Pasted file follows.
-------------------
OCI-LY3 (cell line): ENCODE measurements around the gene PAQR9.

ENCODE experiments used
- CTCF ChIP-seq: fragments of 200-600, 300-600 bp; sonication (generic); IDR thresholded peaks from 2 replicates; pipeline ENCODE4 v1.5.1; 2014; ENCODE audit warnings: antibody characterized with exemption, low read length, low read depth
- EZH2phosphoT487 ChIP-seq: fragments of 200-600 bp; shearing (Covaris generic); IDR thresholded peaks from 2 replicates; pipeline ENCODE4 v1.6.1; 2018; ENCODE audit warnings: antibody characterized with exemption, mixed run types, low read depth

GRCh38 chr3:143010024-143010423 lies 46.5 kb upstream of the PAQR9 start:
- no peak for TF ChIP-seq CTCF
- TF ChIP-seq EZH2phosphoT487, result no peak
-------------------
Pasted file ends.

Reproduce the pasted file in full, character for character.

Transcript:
OCI-LY3 (cell line): ENCODE measurements around the gene PAQR9.

ENCODE experiments used
- CTCF ChIP-seq: fragments of 200-600, 300-600 bp; sonication (generic); IDR thresholded peaks from 2 replicates; pipeline ENCODE4 v1.5.1; 2014; ENCODE audit warnings: antibody characterized with exemption, low read length, low read depth
- EZH2phosphoT487 ChIP-seq: fragments of 200-600 bp; shearing (Covaris generic); IDR thresholded peaks from 2 replicates; pipeline ENCODE4 v1.6.1; 2018; ENCODE audit warnings: antibody characterized with exemption, mixed run types, low read depth

GRCh38 chr3:143010024-143010423 lies 46.5 kb upstream of the PAQR9 start:
- no peak for TF ChIP-seq CTCF
- TF ChIP-seq EZH2phosphoT487, result no peak